by Carrie Bargren, DVM
The leaves on the trees have fallen, the crops are (mostly) in and the temperatures are dropping. It must be fall! But before the first hard frost settles, there are a number of items to get done. One of those should be ensuring that the calves are prepared for winter weather. The following are a few categories of calf care and management that should be modified for the winter to ensure the calves not only survive, but thrive.
Milk Volume In cold weather, calves must use energy to stay warm, and therefore they require more calories. A calf less than three weeks old begins directing its energy for warmth at ambient temperatures of 59°F or less, and a 30 day calf uses energy for warmth at 50°F or less. In warmer weather, all energy is directed toward weight gain, growth and a healthy immune system, but the colder the temperature, the more energy the calf must divert from those uses and redirect to creating heat. Fortunately, simply increasing the volume of milk fed can provide sufficient calories through all but extreme cold. Feeding 4 quarts twice daily, or 2 gallons total per day, will maintain weight gain and growth even at 0°F. A scouring calf will require an additional 1 to 2 feedings of oral electrolytes to stay hydrated until their scours resolve.
Calf Jackets All calves on milk should be in calf jackets as soon as the temperature drops below the thresholds noted above: 59°F for a calf less than three weeks old, and 50°F for a calf 30 days old through weaning. Jackets help calves regulate their body temperatures so they can conserve energy. Jackets serve as supplements to increased feed volumes, not replacements.
Bedding When the temperature drops below the threshold, a calf should have additional bedding so she can nest. A deeply bedded pen should have enough bedding that a calf’s legs are generally not visible when she is lying down. The extra bedding creates insulation, and a calf can raise her surrounding temperature by seven degrees while nesting, possibly even more when combined with a calf jacket.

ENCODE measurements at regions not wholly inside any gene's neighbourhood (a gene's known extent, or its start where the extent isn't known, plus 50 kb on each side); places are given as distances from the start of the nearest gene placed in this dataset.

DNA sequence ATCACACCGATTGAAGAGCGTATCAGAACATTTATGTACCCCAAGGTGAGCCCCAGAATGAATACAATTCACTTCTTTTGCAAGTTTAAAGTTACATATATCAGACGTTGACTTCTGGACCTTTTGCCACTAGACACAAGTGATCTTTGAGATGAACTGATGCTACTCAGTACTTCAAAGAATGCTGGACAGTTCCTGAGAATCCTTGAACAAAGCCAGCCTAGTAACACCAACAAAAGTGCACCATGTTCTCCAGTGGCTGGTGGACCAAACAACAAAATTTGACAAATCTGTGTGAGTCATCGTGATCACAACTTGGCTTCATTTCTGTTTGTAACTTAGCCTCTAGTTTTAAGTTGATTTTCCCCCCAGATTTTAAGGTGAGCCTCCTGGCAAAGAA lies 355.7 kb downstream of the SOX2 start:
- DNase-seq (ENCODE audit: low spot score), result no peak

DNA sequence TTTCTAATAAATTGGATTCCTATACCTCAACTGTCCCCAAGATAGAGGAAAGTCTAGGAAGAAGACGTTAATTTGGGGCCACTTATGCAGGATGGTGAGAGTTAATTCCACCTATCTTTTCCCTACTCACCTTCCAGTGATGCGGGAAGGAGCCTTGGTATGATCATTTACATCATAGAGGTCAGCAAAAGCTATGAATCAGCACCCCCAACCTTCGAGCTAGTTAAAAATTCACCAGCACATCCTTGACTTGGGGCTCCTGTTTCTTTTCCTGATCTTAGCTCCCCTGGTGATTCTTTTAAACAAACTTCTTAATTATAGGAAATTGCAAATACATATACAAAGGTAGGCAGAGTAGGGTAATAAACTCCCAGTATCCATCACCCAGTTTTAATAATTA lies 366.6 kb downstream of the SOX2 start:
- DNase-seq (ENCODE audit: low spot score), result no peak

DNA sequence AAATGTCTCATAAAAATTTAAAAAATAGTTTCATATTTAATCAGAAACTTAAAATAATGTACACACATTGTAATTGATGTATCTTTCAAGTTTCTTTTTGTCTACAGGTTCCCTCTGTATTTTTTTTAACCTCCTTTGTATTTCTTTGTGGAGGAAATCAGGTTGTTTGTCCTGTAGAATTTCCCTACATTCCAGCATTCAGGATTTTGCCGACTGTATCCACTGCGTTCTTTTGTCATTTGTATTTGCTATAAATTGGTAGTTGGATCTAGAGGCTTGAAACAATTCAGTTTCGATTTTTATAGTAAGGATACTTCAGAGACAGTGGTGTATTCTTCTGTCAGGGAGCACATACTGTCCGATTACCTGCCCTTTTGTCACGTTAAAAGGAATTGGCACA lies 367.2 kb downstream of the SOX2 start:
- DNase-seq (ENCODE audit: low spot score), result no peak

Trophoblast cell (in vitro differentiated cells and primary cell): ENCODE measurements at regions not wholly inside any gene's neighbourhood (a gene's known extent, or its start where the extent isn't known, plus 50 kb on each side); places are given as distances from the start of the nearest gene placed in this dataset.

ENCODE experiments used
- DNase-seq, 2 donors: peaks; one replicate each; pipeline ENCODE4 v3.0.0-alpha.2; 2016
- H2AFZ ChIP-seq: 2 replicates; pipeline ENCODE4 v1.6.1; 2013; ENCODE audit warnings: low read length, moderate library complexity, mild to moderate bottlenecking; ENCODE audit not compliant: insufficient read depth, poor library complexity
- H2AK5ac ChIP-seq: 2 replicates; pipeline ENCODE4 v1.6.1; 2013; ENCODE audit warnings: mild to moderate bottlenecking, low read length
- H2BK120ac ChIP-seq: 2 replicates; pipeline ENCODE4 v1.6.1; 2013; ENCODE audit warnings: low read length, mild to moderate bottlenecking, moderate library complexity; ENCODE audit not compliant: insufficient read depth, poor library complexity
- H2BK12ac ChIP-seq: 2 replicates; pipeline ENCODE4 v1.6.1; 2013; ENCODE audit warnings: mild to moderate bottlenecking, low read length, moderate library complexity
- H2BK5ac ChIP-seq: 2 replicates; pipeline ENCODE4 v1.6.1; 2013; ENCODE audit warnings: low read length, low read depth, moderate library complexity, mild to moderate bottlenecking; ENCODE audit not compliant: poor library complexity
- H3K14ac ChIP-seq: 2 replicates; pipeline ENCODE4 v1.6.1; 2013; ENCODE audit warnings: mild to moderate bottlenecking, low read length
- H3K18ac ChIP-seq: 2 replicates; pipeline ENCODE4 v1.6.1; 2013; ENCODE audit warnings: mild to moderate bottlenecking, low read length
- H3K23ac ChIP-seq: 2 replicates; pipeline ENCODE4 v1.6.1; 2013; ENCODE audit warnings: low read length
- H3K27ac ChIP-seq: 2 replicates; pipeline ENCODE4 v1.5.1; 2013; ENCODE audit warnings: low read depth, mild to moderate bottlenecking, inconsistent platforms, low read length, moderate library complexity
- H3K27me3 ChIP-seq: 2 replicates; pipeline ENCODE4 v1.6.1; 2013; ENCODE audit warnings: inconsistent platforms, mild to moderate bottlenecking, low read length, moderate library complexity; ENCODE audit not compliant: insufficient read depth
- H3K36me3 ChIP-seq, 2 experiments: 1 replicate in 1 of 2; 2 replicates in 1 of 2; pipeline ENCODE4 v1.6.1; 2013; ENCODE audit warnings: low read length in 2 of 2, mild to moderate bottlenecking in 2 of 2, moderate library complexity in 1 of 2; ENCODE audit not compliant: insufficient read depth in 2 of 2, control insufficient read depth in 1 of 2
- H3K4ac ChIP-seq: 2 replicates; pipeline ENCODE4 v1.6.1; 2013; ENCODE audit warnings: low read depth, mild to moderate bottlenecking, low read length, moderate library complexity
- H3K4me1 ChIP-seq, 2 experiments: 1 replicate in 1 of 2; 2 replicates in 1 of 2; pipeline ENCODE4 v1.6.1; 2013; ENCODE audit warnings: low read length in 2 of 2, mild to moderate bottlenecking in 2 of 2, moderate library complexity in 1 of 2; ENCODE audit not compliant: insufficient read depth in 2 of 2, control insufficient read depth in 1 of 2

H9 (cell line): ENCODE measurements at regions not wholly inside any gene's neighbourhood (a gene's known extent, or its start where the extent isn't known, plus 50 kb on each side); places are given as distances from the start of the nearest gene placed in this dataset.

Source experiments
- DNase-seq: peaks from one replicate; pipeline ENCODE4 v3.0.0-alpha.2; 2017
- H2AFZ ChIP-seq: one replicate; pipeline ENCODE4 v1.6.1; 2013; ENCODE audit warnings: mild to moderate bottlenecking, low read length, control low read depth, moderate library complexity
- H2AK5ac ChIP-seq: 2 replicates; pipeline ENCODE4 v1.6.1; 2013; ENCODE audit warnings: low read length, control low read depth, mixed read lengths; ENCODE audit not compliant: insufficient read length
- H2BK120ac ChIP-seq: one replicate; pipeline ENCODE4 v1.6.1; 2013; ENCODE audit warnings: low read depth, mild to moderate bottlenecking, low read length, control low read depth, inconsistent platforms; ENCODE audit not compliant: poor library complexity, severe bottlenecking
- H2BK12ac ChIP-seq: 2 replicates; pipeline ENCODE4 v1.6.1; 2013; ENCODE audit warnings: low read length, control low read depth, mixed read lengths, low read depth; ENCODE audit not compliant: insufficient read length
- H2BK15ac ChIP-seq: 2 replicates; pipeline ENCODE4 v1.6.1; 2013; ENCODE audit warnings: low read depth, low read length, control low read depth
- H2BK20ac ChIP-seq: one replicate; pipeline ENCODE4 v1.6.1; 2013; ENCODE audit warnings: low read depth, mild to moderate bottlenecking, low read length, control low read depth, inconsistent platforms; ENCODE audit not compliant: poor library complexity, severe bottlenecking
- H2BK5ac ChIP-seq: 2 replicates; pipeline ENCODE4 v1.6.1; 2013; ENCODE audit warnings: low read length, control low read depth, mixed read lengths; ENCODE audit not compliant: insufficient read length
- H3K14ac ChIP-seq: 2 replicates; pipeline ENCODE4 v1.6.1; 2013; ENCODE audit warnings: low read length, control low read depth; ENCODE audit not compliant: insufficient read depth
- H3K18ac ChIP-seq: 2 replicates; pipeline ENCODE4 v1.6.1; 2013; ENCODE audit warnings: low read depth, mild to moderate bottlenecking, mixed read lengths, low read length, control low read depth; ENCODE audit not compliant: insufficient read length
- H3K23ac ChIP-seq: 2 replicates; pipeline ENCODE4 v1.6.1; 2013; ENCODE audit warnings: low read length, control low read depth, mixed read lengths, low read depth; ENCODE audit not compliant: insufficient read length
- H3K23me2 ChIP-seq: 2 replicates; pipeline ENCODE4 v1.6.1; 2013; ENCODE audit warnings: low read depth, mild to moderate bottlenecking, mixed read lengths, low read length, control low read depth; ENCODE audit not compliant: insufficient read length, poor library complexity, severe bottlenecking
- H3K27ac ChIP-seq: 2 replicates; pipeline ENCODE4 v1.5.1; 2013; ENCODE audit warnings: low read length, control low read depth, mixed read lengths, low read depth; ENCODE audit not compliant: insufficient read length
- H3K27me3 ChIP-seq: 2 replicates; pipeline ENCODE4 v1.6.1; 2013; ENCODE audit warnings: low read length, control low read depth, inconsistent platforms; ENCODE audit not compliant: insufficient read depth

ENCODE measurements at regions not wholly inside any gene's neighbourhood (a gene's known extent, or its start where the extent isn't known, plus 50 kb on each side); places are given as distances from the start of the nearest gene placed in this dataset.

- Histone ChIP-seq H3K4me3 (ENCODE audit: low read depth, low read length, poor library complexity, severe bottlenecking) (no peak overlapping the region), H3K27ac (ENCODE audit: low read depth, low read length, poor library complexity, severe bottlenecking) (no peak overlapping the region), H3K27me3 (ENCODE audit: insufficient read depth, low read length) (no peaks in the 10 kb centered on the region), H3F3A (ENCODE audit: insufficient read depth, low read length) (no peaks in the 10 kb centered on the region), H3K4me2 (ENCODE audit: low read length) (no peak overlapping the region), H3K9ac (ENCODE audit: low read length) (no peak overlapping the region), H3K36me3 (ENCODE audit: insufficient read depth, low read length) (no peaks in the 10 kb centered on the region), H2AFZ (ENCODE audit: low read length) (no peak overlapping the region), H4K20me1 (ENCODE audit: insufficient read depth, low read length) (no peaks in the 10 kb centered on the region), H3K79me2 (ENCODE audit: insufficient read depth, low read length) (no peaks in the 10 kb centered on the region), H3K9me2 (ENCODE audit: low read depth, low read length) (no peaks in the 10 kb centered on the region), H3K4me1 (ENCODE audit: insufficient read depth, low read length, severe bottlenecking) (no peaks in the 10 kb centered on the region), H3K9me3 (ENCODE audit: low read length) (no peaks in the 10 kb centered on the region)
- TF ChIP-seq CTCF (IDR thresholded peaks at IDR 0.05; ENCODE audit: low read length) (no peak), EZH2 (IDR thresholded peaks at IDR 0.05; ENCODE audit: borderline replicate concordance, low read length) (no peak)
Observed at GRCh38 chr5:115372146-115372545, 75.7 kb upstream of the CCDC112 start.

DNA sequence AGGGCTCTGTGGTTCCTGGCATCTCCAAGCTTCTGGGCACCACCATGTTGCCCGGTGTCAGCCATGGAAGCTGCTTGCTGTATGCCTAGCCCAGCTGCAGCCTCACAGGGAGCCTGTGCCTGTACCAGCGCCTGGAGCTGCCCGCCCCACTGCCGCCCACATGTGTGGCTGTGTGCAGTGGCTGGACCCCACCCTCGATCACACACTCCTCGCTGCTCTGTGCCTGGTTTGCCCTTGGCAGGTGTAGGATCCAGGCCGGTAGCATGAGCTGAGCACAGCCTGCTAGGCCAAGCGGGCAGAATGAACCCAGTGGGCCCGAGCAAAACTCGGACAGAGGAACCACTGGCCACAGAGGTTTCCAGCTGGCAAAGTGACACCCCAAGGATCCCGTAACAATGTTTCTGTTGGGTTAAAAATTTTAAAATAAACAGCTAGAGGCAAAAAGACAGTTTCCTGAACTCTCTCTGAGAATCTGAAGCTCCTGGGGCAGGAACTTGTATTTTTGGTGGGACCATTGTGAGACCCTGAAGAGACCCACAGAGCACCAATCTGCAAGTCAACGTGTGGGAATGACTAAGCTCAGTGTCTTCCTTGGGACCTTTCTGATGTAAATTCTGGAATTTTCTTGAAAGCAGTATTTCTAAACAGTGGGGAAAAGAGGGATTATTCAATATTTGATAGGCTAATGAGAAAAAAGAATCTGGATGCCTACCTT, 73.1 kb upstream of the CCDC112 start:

Deeper bedding also reduces the chance for infection as urine and feces fall down through the bedding and away from the calf. The warmth created also supports the immune system: increased nesting ability is correlated with a decrease in the prevalence of respiratory disease.
However, wet bedding loses heat three times faster than dry, so it must be changed regularly, if not more frequently, in the winter. Leaving soiled bedding in with the calves and only
adding new bedding on top creates an environment that encourages disease both directly through contact with the dirty bedding and indirectly by increasing the humidity in the pen, which allows aerosolized infectious particles to linger.
Ventilation In the winter, naturally ventilated barns rely on heat created by the animals to circulate air. Their body heat rises and is funneled out of the ridge which creates negative pressure in the barn and pulls fresh air in through the eaves. For lactating cows, this method works well due to the large amount of heat they produce, but calves can hardly create enough heat to keep themselves warm, much less keep air circulating.
Without good air circulation, calf barns can actually be colder inside than outside in the winter. They cool off overnight, but when the air warms up on a sunny day, it never makes it inside the barn due to the lack of circulating air. Positive pressure tube systems work well to supplement naturally ventilated barns and maintain more consistent temperatures inside.
All the air in a barn should be exchanged every 15 minutes in the winter. This maintains good air quality by removing airborne bacteria, dust and humidity without creating drafts. Positive pressure tube systems are designed to direct fresh air over the calf pens without creating a draft, allowing calves to conserve body heat. Proper ventilation will also remove infectious particles that are aerosolized by a sick calf, keeping them away from healthy calves. In warmer weather, the air should be exchanged more frequently both because new air is needed and because the airflow cools cows: figure at least 15 times per hour and up to 60 times an hour on hot days.
If there are heaters in the calf barn, make sure they have been tuned and are ready to work hard this winter.
Many of the same ventilation principles apply to cow barns. There should be completely new, fresh air in the barn every 15 minutes. Any moisture that accumulates on the rafters, ceiling or walls indicates poor ventilation and increases the risk of respiratory disease in the herd. A properly ventilated barn, no matter the design, should be dry.
Cold weather is hard on everyone, but especially calves who have little body fat and an immature immune system. Think about your winter calf protocols, modify them and write them down so everyone knows what should happen. With a plan in place, when the frigid weather hits, both you and the calves will be prepared.
RVVC is pleased to announce the wedding of Dr. Erin Harris to Steven Murphy on August 27th, 2016 in West Bend, WI, and the wedding of Dr. Nessa Moellers to Luke Stika on November 5th, 2016 in Spillville, IA. Join us in congratulating them the next time you’re at the Reedsburg location or pass them on the road.